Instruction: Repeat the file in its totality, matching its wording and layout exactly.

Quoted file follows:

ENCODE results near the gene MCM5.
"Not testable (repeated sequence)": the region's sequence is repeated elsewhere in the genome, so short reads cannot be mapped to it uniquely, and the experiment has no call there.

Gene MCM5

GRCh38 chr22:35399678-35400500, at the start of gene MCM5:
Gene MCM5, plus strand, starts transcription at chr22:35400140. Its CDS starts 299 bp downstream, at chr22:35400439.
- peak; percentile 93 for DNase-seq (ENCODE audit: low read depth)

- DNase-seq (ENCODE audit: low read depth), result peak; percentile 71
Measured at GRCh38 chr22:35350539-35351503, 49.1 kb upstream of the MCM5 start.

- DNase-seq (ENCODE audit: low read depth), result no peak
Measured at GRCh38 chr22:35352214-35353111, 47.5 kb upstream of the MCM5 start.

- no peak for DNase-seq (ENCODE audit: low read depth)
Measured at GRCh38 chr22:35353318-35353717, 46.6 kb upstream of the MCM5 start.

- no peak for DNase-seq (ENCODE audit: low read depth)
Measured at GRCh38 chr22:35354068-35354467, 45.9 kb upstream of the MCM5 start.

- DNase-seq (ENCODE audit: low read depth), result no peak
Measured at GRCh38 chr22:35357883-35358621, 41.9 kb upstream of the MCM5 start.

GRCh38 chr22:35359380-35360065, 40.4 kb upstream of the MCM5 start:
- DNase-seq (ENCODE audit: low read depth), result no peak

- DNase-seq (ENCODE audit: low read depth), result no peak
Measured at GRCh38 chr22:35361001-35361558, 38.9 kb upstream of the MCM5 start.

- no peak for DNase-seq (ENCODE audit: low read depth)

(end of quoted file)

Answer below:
ENCODE results near the gene MCM5.
"Not testable (repeated sequence)": the region's sequence is repeated elsewhere in the genome, so short reads cannot be mapped to it uniquely, and the experiment has no call there.

Gene MCM5

GRCh38 chr22:35399678-35400500, at the start of gene MCM5:
Gene MCM5, plus strand, starts transcription at chr22:35400140. Its CDS starts 299 bp downstream, at chr22:35400439.
- peak; percentile 93 for DNase-seq (ENCODE audit: low read depth)

- DNase-seq (ENCODE audit: low read depth), result peak; percentile 71
Measured at GRCh38 chr22:35350539-35351503, 49.1 kb upstream of the MCM5 start.

- DNase-seq (ENCODE audit: low read depth), result no peak
Measured at GRCh38 chr22:35352214-35353111, 47.5 kb upstream of the MCM5 start.

- no peak for DNase-seq (ENCODE audit: low read depth)
Measured at GRCh38 chr22:35353318-35353717, 46.6 kb upstream of the MCM5 start.

- no peak for DNase-seq (ENCODE audit: low read depth)
Measured at GRCh38 chr22:35354068-35354467, 45.9 kb upstream of the MCM5 start.

- DNase-seq (ENCODE audit: low read depth), result no peak
Measured at GRCh38 chr22:35357883-35358621, 41.9 kb upstream of the MCM5 start.

GRCh38 chr22:35359380-35360065, 40.4 kb upstream of the MCM5 start:
- DNase-seq (ENCODE audit: low read depth), result no peak

- DNase-seq (ENCODE audit: low read depth), result no peak
Measured at GRCh38 chr22:35361001-35361558, 38.9 kb upstream of the MCM5 start.

- no peak for DNase-seq (ENCODE audit: low read depth)